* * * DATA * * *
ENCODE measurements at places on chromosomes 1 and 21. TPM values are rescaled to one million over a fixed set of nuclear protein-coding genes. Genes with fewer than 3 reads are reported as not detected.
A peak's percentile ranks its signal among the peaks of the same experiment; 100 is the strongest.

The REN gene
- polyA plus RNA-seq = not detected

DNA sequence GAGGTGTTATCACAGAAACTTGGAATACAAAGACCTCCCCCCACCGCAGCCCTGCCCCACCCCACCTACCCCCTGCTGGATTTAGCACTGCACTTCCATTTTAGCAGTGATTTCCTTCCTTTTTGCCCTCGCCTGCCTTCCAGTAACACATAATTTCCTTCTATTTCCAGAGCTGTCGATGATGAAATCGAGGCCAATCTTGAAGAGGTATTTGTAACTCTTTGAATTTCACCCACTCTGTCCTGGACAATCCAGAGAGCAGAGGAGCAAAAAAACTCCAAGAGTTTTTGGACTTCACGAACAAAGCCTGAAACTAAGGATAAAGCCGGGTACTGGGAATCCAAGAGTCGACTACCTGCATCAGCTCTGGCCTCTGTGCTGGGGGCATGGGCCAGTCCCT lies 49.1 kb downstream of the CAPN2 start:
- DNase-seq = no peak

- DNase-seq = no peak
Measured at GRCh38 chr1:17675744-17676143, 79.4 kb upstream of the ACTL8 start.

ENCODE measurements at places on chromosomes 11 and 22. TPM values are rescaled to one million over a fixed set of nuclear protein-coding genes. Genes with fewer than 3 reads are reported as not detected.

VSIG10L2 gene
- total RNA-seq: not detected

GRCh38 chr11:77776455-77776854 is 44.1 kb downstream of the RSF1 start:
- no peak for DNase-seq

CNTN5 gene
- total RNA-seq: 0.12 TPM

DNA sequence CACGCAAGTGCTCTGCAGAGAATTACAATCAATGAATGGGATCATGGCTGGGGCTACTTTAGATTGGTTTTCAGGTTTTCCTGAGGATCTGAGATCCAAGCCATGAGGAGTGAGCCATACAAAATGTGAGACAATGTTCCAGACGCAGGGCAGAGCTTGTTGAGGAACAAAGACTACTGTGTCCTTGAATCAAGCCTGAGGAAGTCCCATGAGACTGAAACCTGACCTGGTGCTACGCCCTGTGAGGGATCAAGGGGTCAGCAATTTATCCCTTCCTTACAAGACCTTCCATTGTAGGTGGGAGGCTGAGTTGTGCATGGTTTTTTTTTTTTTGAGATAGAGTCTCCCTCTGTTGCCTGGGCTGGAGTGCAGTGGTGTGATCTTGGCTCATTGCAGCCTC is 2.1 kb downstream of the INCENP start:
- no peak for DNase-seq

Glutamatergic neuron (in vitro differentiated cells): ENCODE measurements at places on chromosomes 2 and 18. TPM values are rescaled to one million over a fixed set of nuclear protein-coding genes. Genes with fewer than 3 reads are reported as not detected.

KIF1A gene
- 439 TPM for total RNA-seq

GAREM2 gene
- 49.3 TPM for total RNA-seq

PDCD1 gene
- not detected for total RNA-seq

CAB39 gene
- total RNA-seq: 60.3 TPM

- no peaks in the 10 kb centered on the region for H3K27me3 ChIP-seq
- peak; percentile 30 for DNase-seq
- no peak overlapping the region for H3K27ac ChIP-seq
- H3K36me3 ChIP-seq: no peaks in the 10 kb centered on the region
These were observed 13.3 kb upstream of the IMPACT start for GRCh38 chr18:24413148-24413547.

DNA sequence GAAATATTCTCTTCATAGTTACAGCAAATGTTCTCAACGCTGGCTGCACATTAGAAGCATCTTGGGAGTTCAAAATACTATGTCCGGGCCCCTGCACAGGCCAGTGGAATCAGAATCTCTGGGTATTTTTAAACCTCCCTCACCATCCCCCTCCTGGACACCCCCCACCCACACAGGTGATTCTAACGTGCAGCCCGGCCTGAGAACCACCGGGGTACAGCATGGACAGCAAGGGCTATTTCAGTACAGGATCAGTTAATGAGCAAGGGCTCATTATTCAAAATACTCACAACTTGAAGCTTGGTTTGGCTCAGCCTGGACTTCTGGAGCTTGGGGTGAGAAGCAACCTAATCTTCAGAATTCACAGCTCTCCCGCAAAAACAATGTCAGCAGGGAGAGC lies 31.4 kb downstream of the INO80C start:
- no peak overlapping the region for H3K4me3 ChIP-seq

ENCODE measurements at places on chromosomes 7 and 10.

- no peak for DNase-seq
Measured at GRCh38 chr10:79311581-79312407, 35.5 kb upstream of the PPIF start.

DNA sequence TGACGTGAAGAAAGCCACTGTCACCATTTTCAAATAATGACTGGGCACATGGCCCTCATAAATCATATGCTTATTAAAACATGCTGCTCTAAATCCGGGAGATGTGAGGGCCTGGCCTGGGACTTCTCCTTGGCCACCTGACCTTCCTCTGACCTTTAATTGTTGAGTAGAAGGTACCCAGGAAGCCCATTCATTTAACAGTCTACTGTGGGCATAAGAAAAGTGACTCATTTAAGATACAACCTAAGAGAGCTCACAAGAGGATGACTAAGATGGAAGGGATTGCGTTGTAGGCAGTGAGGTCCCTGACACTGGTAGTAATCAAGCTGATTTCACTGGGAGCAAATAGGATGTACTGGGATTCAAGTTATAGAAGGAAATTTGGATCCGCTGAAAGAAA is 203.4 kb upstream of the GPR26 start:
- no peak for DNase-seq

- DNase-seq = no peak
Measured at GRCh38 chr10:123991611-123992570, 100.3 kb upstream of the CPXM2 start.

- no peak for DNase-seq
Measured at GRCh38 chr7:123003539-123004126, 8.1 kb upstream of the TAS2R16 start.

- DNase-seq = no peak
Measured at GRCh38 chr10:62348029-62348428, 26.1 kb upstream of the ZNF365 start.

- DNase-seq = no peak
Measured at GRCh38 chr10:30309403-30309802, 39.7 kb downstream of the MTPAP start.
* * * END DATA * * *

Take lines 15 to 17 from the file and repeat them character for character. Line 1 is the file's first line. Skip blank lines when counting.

- total RNA-seq: 0.12 TPM

DNA sequence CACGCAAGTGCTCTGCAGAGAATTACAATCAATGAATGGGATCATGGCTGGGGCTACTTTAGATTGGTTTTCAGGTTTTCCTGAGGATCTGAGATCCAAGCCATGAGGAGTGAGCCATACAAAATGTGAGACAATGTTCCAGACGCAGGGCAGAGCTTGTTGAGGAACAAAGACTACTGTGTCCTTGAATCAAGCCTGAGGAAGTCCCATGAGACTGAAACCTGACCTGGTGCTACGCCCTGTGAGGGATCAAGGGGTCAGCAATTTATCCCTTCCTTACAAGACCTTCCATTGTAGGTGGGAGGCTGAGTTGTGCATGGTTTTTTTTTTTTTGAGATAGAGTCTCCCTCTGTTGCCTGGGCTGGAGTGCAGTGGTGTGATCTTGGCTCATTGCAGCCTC is 2.1 kb downstream of the INCENP start:
- no peak for DNase-seq